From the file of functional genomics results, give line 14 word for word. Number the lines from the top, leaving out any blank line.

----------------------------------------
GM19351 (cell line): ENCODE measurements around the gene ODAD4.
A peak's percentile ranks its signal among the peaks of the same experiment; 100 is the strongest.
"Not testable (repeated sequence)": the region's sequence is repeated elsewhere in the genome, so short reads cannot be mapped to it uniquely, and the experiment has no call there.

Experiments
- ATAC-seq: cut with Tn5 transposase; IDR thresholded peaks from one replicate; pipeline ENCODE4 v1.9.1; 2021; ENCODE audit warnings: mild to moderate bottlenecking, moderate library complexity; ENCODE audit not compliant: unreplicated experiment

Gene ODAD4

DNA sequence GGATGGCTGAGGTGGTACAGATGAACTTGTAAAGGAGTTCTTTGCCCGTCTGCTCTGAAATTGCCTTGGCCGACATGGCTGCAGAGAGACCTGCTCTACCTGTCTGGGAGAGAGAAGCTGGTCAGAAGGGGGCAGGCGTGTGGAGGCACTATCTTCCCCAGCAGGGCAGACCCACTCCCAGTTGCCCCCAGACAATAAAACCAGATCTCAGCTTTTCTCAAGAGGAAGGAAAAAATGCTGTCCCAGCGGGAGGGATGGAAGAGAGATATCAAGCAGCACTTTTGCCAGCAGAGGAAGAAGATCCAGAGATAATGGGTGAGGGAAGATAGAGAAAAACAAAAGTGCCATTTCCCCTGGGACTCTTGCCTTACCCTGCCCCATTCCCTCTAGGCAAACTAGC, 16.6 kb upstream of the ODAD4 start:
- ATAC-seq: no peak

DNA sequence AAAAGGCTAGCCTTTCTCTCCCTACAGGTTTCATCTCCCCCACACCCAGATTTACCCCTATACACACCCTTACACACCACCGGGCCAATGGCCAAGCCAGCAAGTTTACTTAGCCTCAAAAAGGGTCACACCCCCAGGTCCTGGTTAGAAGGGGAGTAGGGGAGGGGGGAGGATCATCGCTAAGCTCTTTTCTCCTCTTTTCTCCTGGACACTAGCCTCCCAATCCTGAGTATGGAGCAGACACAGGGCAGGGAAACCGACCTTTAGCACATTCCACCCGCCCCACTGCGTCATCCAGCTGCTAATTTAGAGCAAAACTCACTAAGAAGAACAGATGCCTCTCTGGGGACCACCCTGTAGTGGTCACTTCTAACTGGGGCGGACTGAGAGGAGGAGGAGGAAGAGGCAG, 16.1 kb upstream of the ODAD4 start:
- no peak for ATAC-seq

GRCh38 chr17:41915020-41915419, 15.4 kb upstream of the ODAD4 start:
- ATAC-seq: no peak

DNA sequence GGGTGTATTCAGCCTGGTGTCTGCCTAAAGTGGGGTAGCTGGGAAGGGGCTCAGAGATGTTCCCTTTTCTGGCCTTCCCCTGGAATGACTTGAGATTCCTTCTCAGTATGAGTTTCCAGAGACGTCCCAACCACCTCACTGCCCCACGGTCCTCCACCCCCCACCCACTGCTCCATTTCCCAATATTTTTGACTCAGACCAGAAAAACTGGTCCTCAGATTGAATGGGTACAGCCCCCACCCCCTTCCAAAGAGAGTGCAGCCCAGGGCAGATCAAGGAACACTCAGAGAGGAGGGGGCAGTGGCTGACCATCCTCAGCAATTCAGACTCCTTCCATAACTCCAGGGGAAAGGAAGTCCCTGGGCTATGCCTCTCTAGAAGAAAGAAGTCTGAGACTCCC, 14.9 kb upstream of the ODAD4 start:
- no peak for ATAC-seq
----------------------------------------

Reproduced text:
- no peak for ATAC-seq